Perinatal risks

    • Increased risk of perinatal mortality (about 35%)
      • greater incidence of placenta praevia, abruptio placentae, ante partum haemorrhage and premature delivery
      • higher incidence of complications during pregnancy can result in increased likelihood of stillbirths, asphyxia, pneumonia, prematurity and neonatal deaths from respiratory distress syndrome
      • these risks are partly as a consequence of the absorption of harmful chemicals through the placenta, the most important toxin being carbon monoxide.

    Infant risks

  4. Respiratory disorders
    • Sudden Infant Death Syndrome
    • increased incidence of bronchitis, pneumonia, acute otitis media and persistent middle ear effusions, eye, nose and throat disorders and impaired lung development
    • parents and others who smoke can cause as well as aggravate disorders such as asthma, wheezing, and allergies in their children.
  5. Long-term body growth – smoking during and after pregnancy may affect the attainment of final height and also retard the growth of head and chest circumference.
  6. Increased risk of febrile seizures.
  7. School performance may be retarded through repeated absences due to illness, malaise and hearing problems.
  8. Increased risk of meningococcal infection.
  9. Increased problems for children with cystic fibrosis.
  10. Babies can also be at risk from mothers who smoke and breast feed
    • smoking reduces breast milk supply
    • nicotine can pass into the child's bloodstream from the breast milk
    • breast milk is still beneficial to the child, since it protects from infection, but many smoking mothers are unaware of the transmission of harmful chemicals to the child through their breast milk.

    Foetal Tobacco Syndrome

    'Foetal Tobacco Syndrome'Wakefield, M. and Wilson, D. Smoking during pregnancy: a literature review and working paper of the options for intervention. South Australian Health Commission, Adelaide, 1988(10) is a name that has been given to the growth retardation associated with maternal smoking.

    The term can be used when at least three of the four conditions listed below occur:

    1. The mother smoked 5 or more cigarettes per day throughout the pregnancy
    2. The mother had no evidence of hypertension during pregnancy specifically:
      • no preeclampsia
      • documentation of normal blood pressure at least once after the first trimester
    3. The newborn has symmetrical growth retardation at term (37 weeks), defined as:
      • a birthweight less than 2 500 g
      • a ponderal index [(weight in grams)/(length in centimetres)3 x 100] greater than 2.32
    4. There are no other obvious causes of intrauterine growth retardation (eg congenital infection or anomaly).

      Other risks to children

      • Poisoning – by cigarettes and cigarette ash
      • Burns and eye injuries from lit cigarettes
      • Matches and lighters – can cause serious accidents
      • Role models – children are more likely to smoke if their parents do.


      A specific concern with cannabis is the cumulative effect of _9 tetrahydrocannabinol (THC), and how this may affect the child before and after birth. THC, the most active component of cannabis accumulates in the fatty tissues of the brain. At this stage of our knowledge it is difficult to ascertain a causal relationship between cannabis and damage to the foetus, often because mothers use combinations of alcohol, tobacco and cannabis. Health risks pertaining to cannabis use during pregnancy should be considered possible and a conservative approach taken.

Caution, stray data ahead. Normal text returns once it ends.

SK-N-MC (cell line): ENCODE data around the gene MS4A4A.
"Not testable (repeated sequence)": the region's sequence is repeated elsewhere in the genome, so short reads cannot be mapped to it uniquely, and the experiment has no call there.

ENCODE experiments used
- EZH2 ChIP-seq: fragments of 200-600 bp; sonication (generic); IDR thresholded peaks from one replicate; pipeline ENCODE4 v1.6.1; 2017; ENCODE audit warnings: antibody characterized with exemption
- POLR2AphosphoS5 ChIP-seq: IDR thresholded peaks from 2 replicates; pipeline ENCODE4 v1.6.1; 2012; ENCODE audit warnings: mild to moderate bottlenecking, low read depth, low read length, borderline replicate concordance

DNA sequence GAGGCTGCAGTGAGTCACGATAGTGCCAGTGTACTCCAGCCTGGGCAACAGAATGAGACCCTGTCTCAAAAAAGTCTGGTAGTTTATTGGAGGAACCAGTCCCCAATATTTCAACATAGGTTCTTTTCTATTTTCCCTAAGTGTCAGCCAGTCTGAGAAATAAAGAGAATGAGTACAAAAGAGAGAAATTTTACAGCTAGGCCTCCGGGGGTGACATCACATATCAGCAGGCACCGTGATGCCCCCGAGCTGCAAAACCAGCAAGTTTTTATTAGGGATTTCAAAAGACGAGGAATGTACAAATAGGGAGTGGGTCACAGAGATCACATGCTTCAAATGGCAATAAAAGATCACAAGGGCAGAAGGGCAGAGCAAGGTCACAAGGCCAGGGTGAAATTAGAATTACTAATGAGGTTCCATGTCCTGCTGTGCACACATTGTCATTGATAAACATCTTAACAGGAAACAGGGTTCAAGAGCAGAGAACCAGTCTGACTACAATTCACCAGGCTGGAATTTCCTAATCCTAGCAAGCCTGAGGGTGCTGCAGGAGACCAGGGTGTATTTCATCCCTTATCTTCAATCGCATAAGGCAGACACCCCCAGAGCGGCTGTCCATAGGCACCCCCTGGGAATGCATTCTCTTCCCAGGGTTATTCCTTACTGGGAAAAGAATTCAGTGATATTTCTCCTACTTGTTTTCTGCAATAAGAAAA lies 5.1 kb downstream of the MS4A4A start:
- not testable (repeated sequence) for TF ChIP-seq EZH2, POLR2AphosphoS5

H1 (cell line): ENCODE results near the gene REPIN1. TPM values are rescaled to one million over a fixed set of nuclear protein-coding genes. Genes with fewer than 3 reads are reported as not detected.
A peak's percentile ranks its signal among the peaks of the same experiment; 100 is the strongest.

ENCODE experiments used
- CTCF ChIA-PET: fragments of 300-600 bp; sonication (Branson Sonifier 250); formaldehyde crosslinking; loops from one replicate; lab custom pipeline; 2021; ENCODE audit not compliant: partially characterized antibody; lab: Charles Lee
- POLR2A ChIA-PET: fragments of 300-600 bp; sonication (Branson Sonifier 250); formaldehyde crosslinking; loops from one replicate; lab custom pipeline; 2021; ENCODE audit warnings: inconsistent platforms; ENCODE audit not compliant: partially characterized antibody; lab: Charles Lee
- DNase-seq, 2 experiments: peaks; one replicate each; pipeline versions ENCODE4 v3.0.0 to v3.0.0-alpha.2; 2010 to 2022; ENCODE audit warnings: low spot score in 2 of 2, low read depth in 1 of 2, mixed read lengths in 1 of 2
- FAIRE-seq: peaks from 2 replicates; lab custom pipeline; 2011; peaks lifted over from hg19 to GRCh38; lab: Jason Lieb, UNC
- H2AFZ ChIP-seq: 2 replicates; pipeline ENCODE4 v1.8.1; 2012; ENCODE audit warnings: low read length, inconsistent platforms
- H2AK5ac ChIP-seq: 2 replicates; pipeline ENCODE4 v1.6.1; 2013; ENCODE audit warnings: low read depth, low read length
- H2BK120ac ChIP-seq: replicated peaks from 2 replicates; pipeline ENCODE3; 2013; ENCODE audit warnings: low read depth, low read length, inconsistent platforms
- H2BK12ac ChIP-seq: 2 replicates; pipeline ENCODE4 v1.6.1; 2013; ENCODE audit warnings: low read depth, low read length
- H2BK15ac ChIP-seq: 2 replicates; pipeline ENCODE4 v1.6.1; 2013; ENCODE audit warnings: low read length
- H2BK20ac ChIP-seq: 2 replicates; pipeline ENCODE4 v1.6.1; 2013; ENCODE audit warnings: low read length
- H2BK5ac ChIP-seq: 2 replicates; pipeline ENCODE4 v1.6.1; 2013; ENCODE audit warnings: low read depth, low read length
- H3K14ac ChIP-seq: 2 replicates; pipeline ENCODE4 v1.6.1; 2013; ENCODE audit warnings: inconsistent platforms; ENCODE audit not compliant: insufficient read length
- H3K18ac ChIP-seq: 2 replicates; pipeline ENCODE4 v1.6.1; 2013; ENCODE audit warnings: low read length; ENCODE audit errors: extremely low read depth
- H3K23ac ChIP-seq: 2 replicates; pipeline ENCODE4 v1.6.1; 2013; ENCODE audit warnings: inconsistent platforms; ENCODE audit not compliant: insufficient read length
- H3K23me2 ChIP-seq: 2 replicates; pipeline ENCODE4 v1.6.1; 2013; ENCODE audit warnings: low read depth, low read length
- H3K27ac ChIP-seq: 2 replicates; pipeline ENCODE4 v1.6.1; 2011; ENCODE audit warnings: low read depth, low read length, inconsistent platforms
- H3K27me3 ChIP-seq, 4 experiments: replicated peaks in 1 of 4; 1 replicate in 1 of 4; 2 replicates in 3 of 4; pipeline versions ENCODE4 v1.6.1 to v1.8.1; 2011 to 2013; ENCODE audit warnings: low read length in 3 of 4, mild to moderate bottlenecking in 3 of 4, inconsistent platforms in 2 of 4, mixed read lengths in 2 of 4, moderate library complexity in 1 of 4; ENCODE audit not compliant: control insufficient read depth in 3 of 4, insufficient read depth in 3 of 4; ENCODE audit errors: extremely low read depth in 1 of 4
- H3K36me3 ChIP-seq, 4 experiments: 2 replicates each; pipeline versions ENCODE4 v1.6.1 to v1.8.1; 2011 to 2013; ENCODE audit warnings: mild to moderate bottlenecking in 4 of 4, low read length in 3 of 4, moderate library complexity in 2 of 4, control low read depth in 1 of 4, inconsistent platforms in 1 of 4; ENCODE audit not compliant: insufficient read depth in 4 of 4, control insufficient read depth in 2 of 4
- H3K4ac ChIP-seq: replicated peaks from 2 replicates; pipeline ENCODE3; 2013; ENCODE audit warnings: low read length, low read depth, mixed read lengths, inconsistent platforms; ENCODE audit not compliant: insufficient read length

Several abnormalities of foetal development have been reported when pregnant women have used cannabis heavily. It must be emphasised that there is a high prevalence of cigarette and alcohol intake in association with cannabis use. Therefore it is difficult to differentiate the direct effects of cannabis.

      Suggested health risks of smoking cannabis during pregnancy

      • Lower birth weights, length and head circumference
      • Possible impairment of foetal brain development
      • Relative prematurity
      • Malformations
        • toxic effects of the drug may possibly cause foetal anomalies
      • Higher rate of miscarriage and perinatal death
      • Cannabis use may reduce the foetal blood supply
      • Cannabis may exacerbate other risk factors in pregnancy
      • THC accumulates in breast milk
        • may diminish milk supply.

      Effects observed in newborns

      • Lethargic and slow to gain weight
      • Increased startle reflex
      • Tremors
      • Poor self-quieting
      • Failure to habituate to light
      • Possible long-term developmental and behavioural effects are yet unknown.


      Regular use of illicit opiates endangers the health of the woman and her foetus through continual change in blood heroin levels, exposure to a diverse range of drugs and contaminants, and infections consequent upon injecting drug use. Due to lifestyle factors associated with opiate dependency, pregnant women in this population do not usually have adequate nutrition, necessary rest or sufficient antenatal care.

      Health risks of taking opiates during pregnancy

      General medical risks associated with injecting drug use that may affect the health and development of the foetus:

      • HIV
      • hepatitis B and hepatitis C
      • endocarditis
      • malnutrition
      • anaemia
      • sexually transmitted diseases.

      Obstetric complications

      • Increased risk of miscarriage
      • Increased risk of intrauterine growth retardation
      • Increased risk of other obstetric complications – placental insufficiency, foetal distress, intrauterine death
      • Risk of physical dependence in the foetus and subsequent withdrawal in the neonate (known as Neonatal Abstinence Syndrome)
      • Opiate withdrawal or detoxification during pregnancy may induce abortion, or premature labour/foetal distress particularly before the 14th week or after the 32nd week respectively. If withdrawal is to be attempted it ideally should be undertaken between the 14th and 32nd weeks under close supervision.

      Opiate management options for pregnant drug-dependent women

      Opiate-dependent women generally have two management options:

      • reduce opiate intake independently or attempt detoxification. Such a task is enormously difficult and results in many users returning to opiate use. Constantly changing states of intoxication and withdrawal can stress the foetus, particularly in the first and third trimesters